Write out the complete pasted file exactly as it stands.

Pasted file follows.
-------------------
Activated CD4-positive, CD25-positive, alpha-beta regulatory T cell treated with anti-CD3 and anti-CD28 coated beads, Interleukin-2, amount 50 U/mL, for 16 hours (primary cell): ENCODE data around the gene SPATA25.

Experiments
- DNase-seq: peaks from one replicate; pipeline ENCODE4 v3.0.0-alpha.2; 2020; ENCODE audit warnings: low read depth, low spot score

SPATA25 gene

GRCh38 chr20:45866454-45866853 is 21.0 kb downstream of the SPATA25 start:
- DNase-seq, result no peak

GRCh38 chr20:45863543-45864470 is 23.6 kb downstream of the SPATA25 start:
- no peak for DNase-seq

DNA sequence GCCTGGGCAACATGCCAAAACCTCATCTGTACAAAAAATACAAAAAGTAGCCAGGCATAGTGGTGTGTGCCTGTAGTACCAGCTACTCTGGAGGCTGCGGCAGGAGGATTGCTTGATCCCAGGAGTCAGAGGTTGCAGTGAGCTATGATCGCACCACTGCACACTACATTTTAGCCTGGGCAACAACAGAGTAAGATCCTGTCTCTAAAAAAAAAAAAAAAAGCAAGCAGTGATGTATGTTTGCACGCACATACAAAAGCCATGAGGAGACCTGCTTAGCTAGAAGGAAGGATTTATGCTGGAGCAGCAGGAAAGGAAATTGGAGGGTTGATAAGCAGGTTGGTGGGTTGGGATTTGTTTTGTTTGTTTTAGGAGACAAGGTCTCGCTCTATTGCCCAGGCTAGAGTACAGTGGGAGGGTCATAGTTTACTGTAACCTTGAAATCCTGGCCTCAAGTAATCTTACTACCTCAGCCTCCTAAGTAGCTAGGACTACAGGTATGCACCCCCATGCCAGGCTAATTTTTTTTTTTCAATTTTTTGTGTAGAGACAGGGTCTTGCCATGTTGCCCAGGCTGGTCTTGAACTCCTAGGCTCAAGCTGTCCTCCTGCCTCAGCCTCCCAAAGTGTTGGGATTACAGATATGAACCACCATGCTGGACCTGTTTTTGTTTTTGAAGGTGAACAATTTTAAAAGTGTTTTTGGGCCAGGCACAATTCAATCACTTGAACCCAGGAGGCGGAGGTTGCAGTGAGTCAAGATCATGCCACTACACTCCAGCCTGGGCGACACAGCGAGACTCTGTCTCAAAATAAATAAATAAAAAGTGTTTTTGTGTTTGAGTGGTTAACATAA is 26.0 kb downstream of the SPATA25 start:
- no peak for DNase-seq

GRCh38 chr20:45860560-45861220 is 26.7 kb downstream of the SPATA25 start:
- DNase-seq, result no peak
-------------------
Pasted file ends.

Activated CD4-positive, CD25-positive, alpha-beta regulatory T cell treated with anti-CD3 and anti-CD28 coated beads, Interleukin-2, amount 50 U/mL, for 16 hours (primary cell): ENCODE data around the gene SPATA25.

Experiments
- DNase-seq: peaks from one replicate; pipeline ENCODE4 v3.0.0-alpha.2; 2020; ENCODE audit warnings: low read depth, low spot score

SPATA25 gene

GRCh38 chr20:45866454-45866853 is 21.0 kb downstream of the SPATA25 start:
- DNase-seq, result no peak

GRCh38 chr20:45863543-45864470 is 23.6 kb downstream of the SPATA25 start:
- no peak for DNase-seq

DNA sequence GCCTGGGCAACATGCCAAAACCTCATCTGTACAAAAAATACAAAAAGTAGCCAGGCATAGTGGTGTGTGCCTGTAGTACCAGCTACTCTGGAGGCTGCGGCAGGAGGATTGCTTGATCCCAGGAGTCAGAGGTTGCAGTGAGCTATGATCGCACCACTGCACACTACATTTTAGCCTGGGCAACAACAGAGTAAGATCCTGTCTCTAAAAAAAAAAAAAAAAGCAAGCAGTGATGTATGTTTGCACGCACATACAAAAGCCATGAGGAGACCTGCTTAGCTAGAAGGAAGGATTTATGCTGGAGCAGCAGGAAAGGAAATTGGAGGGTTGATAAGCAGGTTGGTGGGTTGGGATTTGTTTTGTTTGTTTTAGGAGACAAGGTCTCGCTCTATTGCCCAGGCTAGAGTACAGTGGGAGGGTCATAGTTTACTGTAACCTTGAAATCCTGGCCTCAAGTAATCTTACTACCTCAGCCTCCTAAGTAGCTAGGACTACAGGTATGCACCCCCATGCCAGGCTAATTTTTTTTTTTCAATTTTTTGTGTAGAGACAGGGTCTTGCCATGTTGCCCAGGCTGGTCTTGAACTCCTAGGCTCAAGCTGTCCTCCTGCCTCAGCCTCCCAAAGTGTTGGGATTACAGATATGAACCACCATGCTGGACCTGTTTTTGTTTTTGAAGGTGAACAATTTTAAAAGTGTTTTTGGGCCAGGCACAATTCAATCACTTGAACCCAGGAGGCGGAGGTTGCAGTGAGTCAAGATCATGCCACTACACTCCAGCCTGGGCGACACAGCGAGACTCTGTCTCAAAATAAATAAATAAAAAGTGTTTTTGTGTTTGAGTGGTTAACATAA is 26.0 kb downstream of the SPATA25 start:
- no peak for DNase-seq

GRCh38 chr20:45860560-45861220 is 26.7 kb downstream of the SPATA25 start:
- DNase-seq, result no peak